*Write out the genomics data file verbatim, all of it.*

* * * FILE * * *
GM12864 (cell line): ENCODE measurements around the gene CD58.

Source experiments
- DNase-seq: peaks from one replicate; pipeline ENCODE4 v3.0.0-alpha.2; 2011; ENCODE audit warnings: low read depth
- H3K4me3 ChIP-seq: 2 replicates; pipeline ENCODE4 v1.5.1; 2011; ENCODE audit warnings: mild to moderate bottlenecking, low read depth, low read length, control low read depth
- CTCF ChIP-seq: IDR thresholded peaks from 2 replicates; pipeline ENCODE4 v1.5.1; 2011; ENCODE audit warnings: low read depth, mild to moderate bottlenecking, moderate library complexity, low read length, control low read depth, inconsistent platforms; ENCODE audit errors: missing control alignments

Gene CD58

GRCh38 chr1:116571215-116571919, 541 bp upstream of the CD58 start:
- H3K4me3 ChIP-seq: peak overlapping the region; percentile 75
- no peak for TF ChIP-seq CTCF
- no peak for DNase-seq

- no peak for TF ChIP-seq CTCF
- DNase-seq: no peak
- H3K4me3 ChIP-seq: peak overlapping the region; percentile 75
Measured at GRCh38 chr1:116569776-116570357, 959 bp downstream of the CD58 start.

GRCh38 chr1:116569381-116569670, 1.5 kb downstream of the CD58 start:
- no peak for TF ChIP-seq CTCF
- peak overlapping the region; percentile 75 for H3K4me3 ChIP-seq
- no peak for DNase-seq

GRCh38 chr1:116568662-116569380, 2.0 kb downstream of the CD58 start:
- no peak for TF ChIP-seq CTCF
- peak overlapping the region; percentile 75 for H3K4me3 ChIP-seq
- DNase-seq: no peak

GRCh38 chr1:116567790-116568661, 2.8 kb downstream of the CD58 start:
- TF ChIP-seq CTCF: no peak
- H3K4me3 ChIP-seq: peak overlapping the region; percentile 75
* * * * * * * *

GM12864 (cell line): ENCODE measurements around the gene CD58.

Source experiments
- DNase-seq: peaks from one replicate; pipeline ENCODE4 v3.0.0-alpha.2; 2011; ENCODE audit warnings: low read depth
- H3K4me3 ChIP-seq: 2 replicates; pipeline ENCODE4 v1.5.1; 2011; ENCODE audit warnings: mild to moderate bottlenecking, low read depth, low read length, control low read depth
- CTCF ChIP-seq: IDR thresholded peaks from 2 replicates; pipeline ENCODE4 v1.5.1; 2011; ENCODE audit warnings: low read depth, mild to moderate bottlenecking, moderate library complexity, low read length, control low read depth, inconsistent platforms; ENCODE audit errors: missing control alignments

Gene CD58

GRCh38 chr1:116571215-116571919, 541 bp upstream of the CD58 start:
- H3K4me3 ChIP-seq: peak overlapping the region; percentile 75
- no peak for TF ChIP-seq CTCF
- no peak for DNase-seq

- no peak for TF ChIP-seq CTCF
- DNase-seq: no peak
- H3K4me3 ChIP-seq: peak overlapping the region; percentile 75
Measured at GRCh38 chr1:116569776-116570357, 959 bp downstream of the CD58 start.

GRCh38 chr1:116569381-116569670, 1.5 kb downstream of the CD58 start:
- no peak for TF ChIP-seq CTCF
- peak overlapping the region; percentile 75 for H3K4me3 ChIP-seq
- no peak for DNase-seq

GRCh38 chr1:116568662-116569380, 2.0 kb downstream of the CD58 start:
- no peak for TF ChIP-seq CTCF
- peak overlapping the region; percentile 75 for H3K4me3 ChIP-seq
- DNase-seq: no peak

GRCh38 chr1:116567790-116568661, 2.8 kb downstream of the CD58 start:
- TF ChIP-seq CTCF: no peak
- H3K4me3 ChIP-seq: peak overlapping the region; percentile 75